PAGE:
BCS Championship Game 2014, Auburn vs. FSU: A look at Timmy Jernigan and Mario Edwards Jr.

Melina Vastola-USA TODAY Sports

Two defensive linemen in particular will do their best to slow Auburn's running game.

Florida State certainly has talent all over the field. Its offense is close to breaking the FBS scoring record, three receivers are within reach of 1,000 yards and the defense hasn't given up more than 17 points since the Boston College game on Sept. 28.

Auburn has talent, too, including one of the best offensive lines in the country, especially when it comes to run blocking. This group of five has faced several good defensive lines this season, especially Alabama and Missouri, but Florida State's may be a bit better, and Timmy Jernigan and Mario Edwards Jr. are big reasons why.

With 9:35 left in first quarter of the ACC Championship Game, Duke calls for a running play with a pulling guard. With the right guard pulling around, the center tries to cut block the defensive tackle who would fill that space. He completely whiffs and the right tackle has to clean it up. Meanwhile, the left guard tries to reach Jernigan, but he is easily avoided. Suddenly, there are two defensive lineman awaiting the running back to his right, so he cuts left.

The left tackle heads straight for the second level leaving Edwards to be blocked by the tight end that motioned across. This does not work very well, though Edwards doesn't blow past his blocker. Instead he manipulates him so that he can be in position to make the tackle when the running back comes his way. By the time the pulling guard gets across and provides help for the tight end, other defenders are there to corral the ball carrier back inside. Basically with only three down lineman, the Seminoles were able to stuff the run for only a gain of 2.

With 3:10 left in first quarter, Jernigan shows off his brute strength and Edwards shows great technique. Duke runs a zone read, and the quarterback decides to hand the ball off as linebacker No. 15 stays put to the right. With one more linebacker and four defensive lineman, the read has given Duke a six-on-five attack, counting the back. This is certainly not some big advantage, but it should be enough to make a decent gain ... if all of the blocks are successful.

Instead, two linemen meet the ball carrier in the backfield. Jernigan simply gets low and bull rushes into the left tackle. He is able to get him off balance and prevent him from getting any push at all. Ultimately, the tackle gets Jernigan on the ground, but it's 3 yards behind the line of scrimmage. On the other side, Edwards shows some finesse and slaps the right guards hands down at the snap. Expecting to run into a big body to push but finding nothing, the guard tumbles to the ground. What should have been six-on-five quickly becomes two-on-one in Florida State's favor.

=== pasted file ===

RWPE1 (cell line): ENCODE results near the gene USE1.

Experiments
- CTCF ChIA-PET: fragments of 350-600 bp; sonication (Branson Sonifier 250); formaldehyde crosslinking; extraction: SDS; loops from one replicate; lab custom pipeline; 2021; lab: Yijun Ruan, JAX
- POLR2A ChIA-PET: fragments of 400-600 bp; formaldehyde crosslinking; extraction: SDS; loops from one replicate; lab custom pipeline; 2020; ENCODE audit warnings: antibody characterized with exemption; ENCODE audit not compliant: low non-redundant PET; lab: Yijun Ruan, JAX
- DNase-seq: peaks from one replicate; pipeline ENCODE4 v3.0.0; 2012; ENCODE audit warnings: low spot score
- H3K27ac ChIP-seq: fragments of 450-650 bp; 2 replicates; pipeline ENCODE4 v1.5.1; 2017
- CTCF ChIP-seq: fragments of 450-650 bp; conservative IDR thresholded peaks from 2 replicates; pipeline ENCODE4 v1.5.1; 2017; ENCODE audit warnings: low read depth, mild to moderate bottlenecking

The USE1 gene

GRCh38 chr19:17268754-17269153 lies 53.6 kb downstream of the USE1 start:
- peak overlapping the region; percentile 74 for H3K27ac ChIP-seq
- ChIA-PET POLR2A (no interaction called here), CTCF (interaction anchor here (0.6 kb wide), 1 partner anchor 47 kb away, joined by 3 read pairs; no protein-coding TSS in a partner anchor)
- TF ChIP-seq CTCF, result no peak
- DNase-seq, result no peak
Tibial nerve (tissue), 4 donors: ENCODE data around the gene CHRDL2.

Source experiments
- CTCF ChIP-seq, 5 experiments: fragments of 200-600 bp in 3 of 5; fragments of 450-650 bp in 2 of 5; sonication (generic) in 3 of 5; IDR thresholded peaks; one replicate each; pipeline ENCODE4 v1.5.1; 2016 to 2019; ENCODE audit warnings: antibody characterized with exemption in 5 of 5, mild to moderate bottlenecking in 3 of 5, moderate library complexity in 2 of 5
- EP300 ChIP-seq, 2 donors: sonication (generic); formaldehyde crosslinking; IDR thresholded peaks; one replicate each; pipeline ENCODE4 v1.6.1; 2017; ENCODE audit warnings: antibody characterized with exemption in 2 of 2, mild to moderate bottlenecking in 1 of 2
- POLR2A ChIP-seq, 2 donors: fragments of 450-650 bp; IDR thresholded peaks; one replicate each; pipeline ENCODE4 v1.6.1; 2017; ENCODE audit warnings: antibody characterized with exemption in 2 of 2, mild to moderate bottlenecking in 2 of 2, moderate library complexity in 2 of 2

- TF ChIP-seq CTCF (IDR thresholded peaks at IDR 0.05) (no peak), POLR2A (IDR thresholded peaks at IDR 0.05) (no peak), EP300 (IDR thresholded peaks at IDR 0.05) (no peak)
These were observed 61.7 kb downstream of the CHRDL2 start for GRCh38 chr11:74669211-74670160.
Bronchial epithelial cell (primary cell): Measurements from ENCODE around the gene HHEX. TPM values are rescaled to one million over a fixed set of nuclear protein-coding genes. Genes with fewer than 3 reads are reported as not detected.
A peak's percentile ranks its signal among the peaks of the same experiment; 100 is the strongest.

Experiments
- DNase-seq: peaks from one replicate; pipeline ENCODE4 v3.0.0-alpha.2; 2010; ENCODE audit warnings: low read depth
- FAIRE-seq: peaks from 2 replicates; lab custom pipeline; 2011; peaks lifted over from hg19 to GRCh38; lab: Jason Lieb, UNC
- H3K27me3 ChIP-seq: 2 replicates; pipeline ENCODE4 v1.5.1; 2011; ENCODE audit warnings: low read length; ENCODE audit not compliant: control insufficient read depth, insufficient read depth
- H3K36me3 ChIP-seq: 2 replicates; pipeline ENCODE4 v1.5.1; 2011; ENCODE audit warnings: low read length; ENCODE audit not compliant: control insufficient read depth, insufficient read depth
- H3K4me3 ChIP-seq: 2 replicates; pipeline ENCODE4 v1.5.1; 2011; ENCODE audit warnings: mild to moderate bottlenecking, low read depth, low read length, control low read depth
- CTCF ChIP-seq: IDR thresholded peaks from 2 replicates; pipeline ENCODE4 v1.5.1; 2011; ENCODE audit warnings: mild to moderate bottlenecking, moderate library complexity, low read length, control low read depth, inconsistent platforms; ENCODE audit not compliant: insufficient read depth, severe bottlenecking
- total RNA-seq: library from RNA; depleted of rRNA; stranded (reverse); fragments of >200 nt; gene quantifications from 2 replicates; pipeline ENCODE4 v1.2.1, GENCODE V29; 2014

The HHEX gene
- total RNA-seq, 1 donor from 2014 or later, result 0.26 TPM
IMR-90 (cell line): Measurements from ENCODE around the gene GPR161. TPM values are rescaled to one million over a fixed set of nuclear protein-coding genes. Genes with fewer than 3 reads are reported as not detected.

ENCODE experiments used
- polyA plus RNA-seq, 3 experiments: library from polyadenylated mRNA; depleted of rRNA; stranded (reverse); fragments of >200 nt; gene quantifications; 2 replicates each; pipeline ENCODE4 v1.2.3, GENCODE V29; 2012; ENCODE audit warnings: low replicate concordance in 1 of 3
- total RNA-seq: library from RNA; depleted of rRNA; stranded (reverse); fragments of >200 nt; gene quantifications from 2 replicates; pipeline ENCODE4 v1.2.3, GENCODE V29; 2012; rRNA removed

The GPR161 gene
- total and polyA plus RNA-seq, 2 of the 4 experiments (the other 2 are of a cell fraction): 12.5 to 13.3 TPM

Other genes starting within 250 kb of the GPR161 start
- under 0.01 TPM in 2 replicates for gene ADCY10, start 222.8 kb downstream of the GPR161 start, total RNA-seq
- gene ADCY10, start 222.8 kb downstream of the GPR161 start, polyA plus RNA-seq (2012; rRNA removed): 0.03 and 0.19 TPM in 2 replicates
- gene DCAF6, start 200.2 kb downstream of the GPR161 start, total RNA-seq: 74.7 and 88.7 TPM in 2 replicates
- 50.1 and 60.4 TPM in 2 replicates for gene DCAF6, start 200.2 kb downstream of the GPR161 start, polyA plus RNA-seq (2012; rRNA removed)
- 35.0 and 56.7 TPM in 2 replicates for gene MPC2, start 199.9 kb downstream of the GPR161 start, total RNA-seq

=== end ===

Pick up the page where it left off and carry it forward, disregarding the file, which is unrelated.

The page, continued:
With 6:25 left in the third quarter, Duke runs another inside zone running play, but with a receiver showing a jet sweep motion. This eye candy is good enough to pull one Seminole defender out wide, and Duke is left with five linemen to block three, plus two linebackers at the second level. Normally, this would be a great situation for an offense. The running back should at least make it past the line, and depending on the speed and vision of the back and the ability of the linemen to get downfield, this could lead to a big gain on the ground.

Because of the numbers advantage, Duke throws a double team at Jernigan with the right tackle and guard. The tackle knows he has to get to the linebacker soon, so he doesn't help for long, but Jernigan splits the double team anyway and makes contact with the back only 1 yard past the line of scrimmage.

While that is going on, Edwards is blocked solely by the left tackle. He and the tackle are at a stalemate for a while, but when it is obvious that the back is going into the middle, Edwards sheds the block and scoots down the line to help Jernigan with the tackle.


Clearly, this defensive line is capable of shutting down a running play without much help from the linebackers. They can penetrate the backfield and stop a runner before he gets going. They can even stand pat at the line of scrimmage and wait for the back to come to them, shedding a block just when its needed.

Now, I wrote very similar things about Missouri's defensive line before the SEC Championship Game. Michael Sam and company had stopped opposing running games all season long and were the second-best rushing defense in the SEC. But that all changed Dec. 7 in Atlanta. In fact, the black and gold Tigers' rushing defense dropped to seventh as they gave up the most rushing yards in an SEC game ever. And before anyone exclaims that Missouri poorly decided to stay in a three-man front all game, read this. Nothing they did stopped Auburn that day.

Florida State's defensive line is good. It may be the best Auburn has faced all season. But since the Tigers figured out what they do best, no one has stopped them. Will the Seminole's be the first to do so? Or will Auburn absolutely gash the Florida State defense on the ground? Maybe both units perform well and the game is decided elsewhere. We'll all find out soon.

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